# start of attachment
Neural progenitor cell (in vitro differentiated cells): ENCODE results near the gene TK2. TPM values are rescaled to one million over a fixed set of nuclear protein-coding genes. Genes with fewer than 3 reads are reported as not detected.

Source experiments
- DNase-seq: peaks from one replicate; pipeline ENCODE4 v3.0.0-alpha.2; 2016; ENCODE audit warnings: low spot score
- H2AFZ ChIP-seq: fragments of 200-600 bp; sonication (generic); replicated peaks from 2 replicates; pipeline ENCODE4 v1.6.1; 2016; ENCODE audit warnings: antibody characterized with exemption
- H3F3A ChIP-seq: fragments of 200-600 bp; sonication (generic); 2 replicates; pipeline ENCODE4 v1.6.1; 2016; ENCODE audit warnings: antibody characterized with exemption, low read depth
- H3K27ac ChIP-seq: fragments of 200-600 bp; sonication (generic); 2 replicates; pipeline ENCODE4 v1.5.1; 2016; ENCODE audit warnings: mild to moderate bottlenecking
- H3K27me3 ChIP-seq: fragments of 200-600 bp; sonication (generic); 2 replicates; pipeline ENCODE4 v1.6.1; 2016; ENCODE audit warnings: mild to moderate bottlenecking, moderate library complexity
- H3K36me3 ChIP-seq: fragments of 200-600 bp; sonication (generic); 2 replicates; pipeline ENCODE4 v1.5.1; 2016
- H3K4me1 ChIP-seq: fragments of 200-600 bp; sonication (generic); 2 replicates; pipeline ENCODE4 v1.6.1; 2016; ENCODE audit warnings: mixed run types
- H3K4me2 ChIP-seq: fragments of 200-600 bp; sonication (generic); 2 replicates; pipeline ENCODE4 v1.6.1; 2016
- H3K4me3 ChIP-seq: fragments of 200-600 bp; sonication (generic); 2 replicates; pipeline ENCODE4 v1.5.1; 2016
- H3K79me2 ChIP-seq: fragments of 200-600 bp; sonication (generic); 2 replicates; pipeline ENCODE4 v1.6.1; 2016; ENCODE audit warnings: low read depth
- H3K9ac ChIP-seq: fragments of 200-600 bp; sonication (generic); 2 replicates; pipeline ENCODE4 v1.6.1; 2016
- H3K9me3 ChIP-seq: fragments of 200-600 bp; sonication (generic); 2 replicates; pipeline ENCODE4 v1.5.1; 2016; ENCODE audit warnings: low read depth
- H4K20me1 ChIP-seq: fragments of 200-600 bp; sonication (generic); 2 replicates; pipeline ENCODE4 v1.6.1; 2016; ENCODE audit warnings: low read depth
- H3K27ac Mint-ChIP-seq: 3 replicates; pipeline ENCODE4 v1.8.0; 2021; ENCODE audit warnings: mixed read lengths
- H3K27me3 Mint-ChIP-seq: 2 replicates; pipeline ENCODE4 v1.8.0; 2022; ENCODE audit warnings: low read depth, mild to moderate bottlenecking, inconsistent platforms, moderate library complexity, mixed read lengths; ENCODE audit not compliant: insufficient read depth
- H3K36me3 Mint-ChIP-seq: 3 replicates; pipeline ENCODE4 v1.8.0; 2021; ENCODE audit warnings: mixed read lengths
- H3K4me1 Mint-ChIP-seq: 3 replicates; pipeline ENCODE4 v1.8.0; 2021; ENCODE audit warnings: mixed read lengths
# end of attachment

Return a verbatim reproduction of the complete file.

Neural progenitor cell (in vitro differentiated cells): ENCODE results near the gene TK2. TPM values are rescaled to one million over a fixed set of nuclear protein-coding genes. Genes with fewer than 3 reads are reported as not detected.

Source experiments
- DNase-seq: peaks from one replicate; pipeline ENCODE4 v3.0.0-alpha.2; 2016; ENCODE audit warnings: low spot score
- H2AFZ ChIP-seq: fragments of 200-600 bp; sonication (generic); replicated peaks from 2 replicates; pipeline ENCODE4 v1.6.1; 2016; ENCODE audit warnings: antibody characterized with exemption
- H3F3A ChIP-seq: fragments of 200-600 bp; sonication (generic); 2 replicates; pipeline ENCODE4 v1.6.1; 2016; ENCODE audit warnings: antibody characterized with exemption, low read depth
- H3K27ac ChIP-seq: fragments of 200-600 bp; sonication (generic); 2 replicates; pipeline ENCODE4 v1.5.1; 2016; ENCODE audit warnings: mild to moderate bottlenecking
- H3K27me3 ChIP-seq: fragments of 200-600 bp; sonication (generic); 2 replicates; pipeline ENCODE4 v1.6.1; 2016; ENCODE audit warnings: mild to moderate bottlenecking, moderate library complexity
- H3K36me3 ChIP-seq: fragments of 200-600 bp; sonication (generic); 2 replicates; pipeline ENCODE4 v1.5.1; 2016
- H3K4me1 ChIP-seq: fragments of 200-600 bp; sonication (generic); 2 replicates; pipeline ENCODE4 v1.6.1; 2016; ENCODE audit warnings: mixed run types
- H3K4me2 ChIP-seq: fragments of 200-600 bp; sonication (generic); 2 replicates; pipeline ENCODE4 v1.6.1; 2016
- H3K4me3 ChIP-seq: fragments of 200-600 bp; sonication (generic); 2 replicates; pipeline ENCODE4 v1.5.1; 2016
- H3K79me2 ChIP-seq: fragments of 200-600 bp; sonication (generic); 2 replicates; pipeline ENCODE4 v1.6.1; 2016; ENCODE audit warnings: low read depth
- H3K9ac ChIP-seq: fragments of 200-600 bp; sonication (generic); 2 replicates; pipeline ENCODE4 v1.6.1; 2016
- H3K9me3 ChIP-seq: fragments of 200-600 bp; sonication (generic); 2 replicates; pipeline ENCODE4 v1.5.1; 2016; ENCODE audit warnings: low read depth
- H4K20me1 ChIP-seq: fragments of 200-600 bp; sonication (generic); 2 replicates; pipeline ENCODE4 v1.6.1; 2016; ENCODE audit warnings: low read depth
- H3K27ac Mint-ChIP-seq: 3 replicates; pipeline ENCODE4 v1.8.0; 2021; ENCODE audit warnings: mixed read lengths
- H3K27me3 Mint-ChIP-seq: 2 replicates; pipeline ENCODE4 v1.8.0; 2022; ENCODE audit warnings: low read depth, mild to moderate bottlenecking, inconsistent platforms, moderate library complexity, mixed read lengths; ENCODE audit not compliant: insufficient read depth
- H3K36me3 Mint-ChIP-seq: 3 replicates; pipeline ENCODE4 v1.8.0; 2021; ENCODE audit warnings: mixed read lengths
- H3K4me1 Mint-ChIP-seq: 3 replicates; pipeline ENCODE4 v1.8.0; 2021; ENCODE audit warnings: mixed read lengths